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The Girls on the Roof , Poems by Mary Swander
Rolling down like a mighty river, the tales in Mary Swander’s The Girls on the Roof carry the reader along swiftly and surely, with undeniable power and strength.
Iowa Poet Laureate, 2010-2012
"The poems in Mary Swander’s book, The Girls on the Roof, wash over the reader as the Mighty Mississippi floods the town of Pompeii, leaving mother and daughter, Maggie and Pearl, perched on the roof of Crazy Eddy’s café. Swander has managed to invoke the power of the river for the 'river rats' who cling to its shores, or float through its excesses, as well as eloquently capture the marked cadences of tall tales told by those, dead or alive, who crowd back into Crazy Eddy’s. Like the waves of the flood, the rhythm of storytelling, 'lies,' and stormy preaching overlap with echoes of the Bible, Homer, the macabre humor of tales of yore. Swander’s concoction begs to be read aloud, to be performed. Maggie and Pearl’s struggles on the roof, the scenes in the café, the voices of Cur, Bigfoot Halloran, Maggie, Pearl, Mike Fink, and Crazy Eddy himself leap off the stage (and the roof), ready to engage an eager audience.”—Elaine J. Lawless, President, American Folklore Society
"Balancing the timely with the historical, the colloquial with the literary, Mary Swander's The Girls on the Roof is a theatrical novella that tells the story of Pompei (pronounced Pom´ pee), a Midwestern town whose fate like the fate of its vivid inhabitants is bound to the mighty whims of the Mississippi. Swander's confluence of homespun voices carries the reader along on the narrative flow of a tall tale at times grotesque in its human portraiture, at times magically real in its images and events, but always moving and surprising like the consummate American river that pervades its lines.”—Daniel Tobin, editor of The Book of Irish American Poetry from the Eighteenth Century to the Present (University of Notre Dame Press, 2007)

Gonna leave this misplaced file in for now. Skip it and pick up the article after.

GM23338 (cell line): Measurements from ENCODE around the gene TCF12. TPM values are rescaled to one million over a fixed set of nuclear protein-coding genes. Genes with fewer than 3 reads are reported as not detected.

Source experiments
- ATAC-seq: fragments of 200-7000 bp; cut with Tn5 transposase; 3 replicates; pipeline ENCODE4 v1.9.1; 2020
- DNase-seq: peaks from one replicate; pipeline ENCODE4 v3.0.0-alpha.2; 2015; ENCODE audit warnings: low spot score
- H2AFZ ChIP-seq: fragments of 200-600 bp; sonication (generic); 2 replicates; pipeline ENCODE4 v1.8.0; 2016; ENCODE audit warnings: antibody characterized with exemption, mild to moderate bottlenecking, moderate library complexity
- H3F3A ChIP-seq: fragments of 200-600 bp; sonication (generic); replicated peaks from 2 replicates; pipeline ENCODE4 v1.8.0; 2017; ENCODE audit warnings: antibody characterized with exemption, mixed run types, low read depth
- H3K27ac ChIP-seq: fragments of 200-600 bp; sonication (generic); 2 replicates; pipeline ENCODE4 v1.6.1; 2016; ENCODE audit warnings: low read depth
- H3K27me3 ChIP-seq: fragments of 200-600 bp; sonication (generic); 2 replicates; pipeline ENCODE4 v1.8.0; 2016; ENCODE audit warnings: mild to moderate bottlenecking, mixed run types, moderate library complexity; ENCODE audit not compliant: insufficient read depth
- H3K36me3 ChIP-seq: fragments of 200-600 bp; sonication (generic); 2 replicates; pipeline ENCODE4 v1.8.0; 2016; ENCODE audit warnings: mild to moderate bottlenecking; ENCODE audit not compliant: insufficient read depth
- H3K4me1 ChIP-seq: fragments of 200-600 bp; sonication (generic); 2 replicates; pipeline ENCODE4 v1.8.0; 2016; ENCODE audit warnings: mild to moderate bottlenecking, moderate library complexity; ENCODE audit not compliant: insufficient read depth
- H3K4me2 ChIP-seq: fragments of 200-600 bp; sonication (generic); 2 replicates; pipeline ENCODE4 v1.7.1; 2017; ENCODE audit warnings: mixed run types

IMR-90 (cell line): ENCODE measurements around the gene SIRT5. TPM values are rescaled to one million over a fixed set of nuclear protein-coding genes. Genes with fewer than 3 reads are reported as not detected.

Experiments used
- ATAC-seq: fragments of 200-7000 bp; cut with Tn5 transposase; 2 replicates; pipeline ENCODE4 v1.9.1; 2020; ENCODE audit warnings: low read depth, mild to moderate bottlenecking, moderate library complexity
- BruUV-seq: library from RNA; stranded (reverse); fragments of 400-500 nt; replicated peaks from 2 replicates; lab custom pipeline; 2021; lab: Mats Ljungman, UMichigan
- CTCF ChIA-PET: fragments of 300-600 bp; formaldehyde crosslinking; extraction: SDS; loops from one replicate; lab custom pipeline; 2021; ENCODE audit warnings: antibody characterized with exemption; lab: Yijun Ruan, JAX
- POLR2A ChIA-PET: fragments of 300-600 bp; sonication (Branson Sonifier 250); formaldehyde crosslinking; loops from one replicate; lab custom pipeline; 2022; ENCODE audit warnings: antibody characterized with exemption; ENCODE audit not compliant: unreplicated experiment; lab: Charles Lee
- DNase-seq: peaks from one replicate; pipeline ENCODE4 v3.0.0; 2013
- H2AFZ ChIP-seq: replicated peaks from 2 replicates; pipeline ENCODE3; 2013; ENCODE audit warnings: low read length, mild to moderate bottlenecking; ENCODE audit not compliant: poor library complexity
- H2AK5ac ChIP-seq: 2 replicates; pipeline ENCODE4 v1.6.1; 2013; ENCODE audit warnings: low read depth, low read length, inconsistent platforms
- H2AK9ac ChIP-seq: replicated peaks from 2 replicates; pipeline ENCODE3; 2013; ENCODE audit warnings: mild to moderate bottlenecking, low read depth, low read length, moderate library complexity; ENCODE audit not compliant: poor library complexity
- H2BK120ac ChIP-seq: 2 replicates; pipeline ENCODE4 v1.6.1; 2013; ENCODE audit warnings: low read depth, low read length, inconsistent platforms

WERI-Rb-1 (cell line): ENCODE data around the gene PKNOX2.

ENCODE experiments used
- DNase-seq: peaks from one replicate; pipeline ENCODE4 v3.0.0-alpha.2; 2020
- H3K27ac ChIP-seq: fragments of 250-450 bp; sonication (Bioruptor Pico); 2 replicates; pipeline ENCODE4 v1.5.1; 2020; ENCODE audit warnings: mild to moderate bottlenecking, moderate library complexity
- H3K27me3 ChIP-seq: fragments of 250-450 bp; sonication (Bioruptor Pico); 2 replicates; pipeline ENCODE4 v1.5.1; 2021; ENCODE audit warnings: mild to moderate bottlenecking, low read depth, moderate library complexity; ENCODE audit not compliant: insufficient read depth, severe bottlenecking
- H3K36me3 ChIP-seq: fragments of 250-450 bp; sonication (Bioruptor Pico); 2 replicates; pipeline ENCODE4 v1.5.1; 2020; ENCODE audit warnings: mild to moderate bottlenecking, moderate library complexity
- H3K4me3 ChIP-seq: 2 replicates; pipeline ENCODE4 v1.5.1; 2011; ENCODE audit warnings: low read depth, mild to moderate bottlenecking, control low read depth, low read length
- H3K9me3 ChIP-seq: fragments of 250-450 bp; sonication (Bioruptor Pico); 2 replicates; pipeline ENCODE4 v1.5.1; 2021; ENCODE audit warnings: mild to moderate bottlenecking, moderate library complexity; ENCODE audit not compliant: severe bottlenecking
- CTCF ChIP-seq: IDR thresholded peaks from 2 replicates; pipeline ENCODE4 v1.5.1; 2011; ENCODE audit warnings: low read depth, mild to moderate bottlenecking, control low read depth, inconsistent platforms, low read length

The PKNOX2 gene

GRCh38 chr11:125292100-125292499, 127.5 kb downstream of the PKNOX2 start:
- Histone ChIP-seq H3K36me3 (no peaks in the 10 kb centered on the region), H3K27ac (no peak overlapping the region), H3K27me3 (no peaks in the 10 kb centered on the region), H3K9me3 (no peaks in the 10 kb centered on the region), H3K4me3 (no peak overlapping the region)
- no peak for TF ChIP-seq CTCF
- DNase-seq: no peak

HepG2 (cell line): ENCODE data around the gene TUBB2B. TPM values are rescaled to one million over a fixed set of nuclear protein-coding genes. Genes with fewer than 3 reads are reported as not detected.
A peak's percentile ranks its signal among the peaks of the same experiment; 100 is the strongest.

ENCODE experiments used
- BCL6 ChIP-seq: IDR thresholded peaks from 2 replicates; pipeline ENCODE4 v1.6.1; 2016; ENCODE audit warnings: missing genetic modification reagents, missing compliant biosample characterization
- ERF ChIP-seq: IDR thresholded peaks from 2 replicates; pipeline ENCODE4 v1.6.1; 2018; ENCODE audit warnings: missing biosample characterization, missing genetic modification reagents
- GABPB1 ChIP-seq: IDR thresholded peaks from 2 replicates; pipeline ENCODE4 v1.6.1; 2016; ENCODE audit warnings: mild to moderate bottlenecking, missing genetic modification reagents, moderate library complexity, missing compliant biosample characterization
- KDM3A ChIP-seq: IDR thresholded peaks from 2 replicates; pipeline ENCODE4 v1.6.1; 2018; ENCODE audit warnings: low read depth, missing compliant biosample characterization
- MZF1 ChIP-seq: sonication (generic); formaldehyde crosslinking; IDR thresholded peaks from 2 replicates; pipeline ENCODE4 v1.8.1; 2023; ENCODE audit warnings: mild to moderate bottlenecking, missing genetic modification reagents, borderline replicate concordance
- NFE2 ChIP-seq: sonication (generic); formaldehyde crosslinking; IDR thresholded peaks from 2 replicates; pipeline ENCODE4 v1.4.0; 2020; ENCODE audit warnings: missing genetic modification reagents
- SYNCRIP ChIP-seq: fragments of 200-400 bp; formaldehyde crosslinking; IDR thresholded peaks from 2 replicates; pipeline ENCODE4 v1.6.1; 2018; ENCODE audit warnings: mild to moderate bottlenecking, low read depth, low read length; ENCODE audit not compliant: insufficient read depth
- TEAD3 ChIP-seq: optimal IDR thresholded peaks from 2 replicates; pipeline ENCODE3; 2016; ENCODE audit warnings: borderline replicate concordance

“The Girls on the Roof is a big ol’ estuary of amphibian sentences. These saturated poems swim lyrically on the skim of their own narration, steep in the marsh of transformation that contains all matter of matter, solid and sublime, a river stepped in again and again, awash with waves of words.”—Michael Martone
Mary Swander is the author of several books of poetry and nonfiction. Her award-winning memoir Out of this World: A Journey of Healing that was originally published by Viking/Penguin (1995) was reprinted by the University of Iowa Press in 2008. Swander is also known for her memoir The Desert Pilgrim (Viking, 2003, a Barnes and Noble Discover Great New Writers selection.) She is the author of three other books of poetry, Heaven-and-Earth House (Alfred Knopf, 1994), Driving the Body Back (Alfred Knopf, 1986), Succession (University of Georgia Press, 1979), as well as a book of literary interviews, Parsnips in the Snow (with Jane Staw, University of Iowa Press, 1990). Swander has edited three books: The Healing Circle: Authors on Recovery from Illness (Plume, 1998, with Patricia Foster); Bloom and Blossom, a collection of garden literature from Ecco Press (1997); and Land of the Fragile Giants, an edited collection of non-fiction and art work on the Loess Hills (with Cornelia Mutel, University of Iowa Press, 1994). Swander received her M.F.A from the University of Iowa Writers Workshop. She is a professor of English and a Distinguished Professor of Liberal Arts and Sciences at Iowa State University. She lives in an old Amish schoolhouse, raises geese, goats, and a large organic garden, and plays the banjo.
ISBN 978-1934999530, 100 pages, $18.00